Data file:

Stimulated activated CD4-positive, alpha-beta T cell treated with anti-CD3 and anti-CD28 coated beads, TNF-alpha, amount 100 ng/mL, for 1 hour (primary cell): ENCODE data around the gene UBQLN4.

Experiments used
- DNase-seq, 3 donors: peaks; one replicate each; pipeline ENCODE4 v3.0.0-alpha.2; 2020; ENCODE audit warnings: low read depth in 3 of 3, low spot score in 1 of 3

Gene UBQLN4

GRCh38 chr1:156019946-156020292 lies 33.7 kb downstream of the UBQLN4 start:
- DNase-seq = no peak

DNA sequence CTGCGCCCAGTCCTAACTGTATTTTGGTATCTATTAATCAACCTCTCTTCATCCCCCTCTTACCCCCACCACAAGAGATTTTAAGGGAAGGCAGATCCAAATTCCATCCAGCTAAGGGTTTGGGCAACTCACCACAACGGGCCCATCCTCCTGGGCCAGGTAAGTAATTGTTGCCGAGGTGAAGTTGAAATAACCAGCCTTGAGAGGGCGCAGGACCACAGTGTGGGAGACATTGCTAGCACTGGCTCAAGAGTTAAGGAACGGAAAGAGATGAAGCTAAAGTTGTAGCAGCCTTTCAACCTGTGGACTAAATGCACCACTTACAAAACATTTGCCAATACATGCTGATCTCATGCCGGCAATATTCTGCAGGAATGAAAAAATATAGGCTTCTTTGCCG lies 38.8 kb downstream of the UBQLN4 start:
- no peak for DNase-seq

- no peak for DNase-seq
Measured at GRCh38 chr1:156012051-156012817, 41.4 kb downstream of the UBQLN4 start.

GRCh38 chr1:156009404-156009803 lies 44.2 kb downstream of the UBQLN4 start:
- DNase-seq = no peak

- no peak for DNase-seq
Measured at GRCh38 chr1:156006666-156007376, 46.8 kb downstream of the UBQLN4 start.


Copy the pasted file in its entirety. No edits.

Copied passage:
Stimulated activated CD4-positive, alpha-beta T cell treated with anti-CD3 and anti-CD28 coated beads, TNF-alpha, amount 100 ng/mL, for 1 hour (primary cell): ENCODE data around the gene UBQLN4.

Experiments used
- DNase-seq, 3 donors: peaks; one replicate each; pipeline ENCODE4 v3.0.0-alpha.2; 2020; ENCODE audit warnings: low read depth in 3 of 3, low spot score in 1 of 3

Gene UBQLN4

GRCh38 chr1:156019946-156020292 lies 33.7 kb downstream of the UBQLN4 start:
- DNase-seq = no peak

DNA sequence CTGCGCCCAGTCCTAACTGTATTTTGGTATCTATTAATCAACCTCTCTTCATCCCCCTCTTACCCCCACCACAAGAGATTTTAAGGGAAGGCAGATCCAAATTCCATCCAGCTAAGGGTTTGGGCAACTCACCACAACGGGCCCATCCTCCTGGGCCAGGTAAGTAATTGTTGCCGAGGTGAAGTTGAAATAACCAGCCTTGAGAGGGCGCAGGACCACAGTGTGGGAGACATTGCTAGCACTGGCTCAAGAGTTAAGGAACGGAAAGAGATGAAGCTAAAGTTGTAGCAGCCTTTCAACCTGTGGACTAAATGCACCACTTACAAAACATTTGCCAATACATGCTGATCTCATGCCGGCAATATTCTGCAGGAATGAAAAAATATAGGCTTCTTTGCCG lies 38.8 kb downstream of the UBQLN4 start:
- no peak for DNase-seq

- no peak for DNase-seq
Measured at GRCh38 chr1:156012051-156012817, 41.4 kb downstream of the UBQLN4 start.

GRCh38 chr1:156009404-156009803 lies 44.2 kb downstream of the UBQLN4 start:
- DNase-seq = no peak

- no peak for DNase-seq
Measured at GRCh38 chr1:156006666-156007376, 46.8 kb downstream of the UBQLN4 start.